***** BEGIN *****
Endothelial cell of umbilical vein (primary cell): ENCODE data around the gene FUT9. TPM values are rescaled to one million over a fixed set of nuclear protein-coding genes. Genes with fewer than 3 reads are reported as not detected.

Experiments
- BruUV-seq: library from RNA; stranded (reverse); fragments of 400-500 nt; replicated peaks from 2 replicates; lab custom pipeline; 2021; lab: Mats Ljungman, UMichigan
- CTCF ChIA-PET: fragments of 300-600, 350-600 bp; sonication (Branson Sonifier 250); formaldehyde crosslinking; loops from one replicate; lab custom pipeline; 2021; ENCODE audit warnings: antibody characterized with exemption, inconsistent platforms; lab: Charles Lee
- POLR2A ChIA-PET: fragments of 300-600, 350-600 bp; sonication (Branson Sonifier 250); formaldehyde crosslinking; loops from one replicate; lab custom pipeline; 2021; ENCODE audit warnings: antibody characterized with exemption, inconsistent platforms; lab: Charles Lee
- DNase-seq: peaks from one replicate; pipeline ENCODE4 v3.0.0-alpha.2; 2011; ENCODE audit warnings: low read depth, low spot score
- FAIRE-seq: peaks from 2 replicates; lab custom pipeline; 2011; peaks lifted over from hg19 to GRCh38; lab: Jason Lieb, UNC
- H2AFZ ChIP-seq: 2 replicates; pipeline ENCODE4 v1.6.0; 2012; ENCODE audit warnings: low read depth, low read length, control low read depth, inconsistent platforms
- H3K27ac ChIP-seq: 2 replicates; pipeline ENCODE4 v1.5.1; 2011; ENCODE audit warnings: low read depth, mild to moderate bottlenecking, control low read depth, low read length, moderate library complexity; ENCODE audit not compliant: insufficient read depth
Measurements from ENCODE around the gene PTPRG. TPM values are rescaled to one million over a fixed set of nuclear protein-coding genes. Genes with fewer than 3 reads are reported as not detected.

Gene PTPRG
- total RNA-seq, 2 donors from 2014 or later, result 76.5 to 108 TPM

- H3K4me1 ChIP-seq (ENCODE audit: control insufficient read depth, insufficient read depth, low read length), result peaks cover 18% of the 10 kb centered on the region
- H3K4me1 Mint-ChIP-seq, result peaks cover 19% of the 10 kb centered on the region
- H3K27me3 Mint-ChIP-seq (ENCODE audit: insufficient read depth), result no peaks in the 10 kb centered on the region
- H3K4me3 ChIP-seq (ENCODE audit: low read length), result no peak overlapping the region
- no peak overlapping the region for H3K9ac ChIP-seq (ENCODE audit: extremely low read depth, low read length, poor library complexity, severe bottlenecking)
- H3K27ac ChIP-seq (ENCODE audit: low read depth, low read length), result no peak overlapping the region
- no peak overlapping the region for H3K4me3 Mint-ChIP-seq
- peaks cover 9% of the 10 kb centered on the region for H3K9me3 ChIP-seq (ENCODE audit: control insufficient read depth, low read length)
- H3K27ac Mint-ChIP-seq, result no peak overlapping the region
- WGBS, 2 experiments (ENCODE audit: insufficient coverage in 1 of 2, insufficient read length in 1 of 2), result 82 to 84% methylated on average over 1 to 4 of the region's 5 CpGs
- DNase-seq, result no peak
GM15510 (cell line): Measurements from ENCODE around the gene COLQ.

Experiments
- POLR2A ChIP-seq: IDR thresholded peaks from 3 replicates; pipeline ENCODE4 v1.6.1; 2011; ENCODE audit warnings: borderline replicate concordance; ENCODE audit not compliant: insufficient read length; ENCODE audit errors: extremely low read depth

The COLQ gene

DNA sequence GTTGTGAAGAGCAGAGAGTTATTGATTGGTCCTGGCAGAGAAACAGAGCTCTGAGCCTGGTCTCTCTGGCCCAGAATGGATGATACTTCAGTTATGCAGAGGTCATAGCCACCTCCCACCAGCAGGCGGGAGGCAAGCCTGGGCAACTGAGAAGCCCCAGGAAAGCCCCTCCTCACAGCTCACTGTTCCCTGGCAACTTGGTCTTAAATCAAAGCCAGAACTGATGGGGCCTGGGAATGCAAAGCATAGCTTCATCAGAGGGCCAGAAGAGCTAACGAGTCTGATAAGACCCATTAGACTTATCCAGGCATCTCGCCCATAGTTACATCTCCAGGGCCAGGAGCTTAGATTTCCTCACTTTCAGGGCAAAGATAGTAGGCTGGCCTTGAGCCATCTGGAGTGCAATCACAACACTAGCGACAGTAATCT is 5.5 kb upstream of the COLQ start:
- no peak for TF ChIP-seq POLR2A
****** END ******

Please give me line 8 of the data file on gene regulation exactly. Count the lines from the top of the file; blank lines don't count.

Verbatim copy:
- H2AFZ ChIP-seq: 2 replicates; pipeline ENCODE4 v1.6.0; 2012; ENCODE audit warnings: low read depth, low read length, control low read depth, inconsistent platforms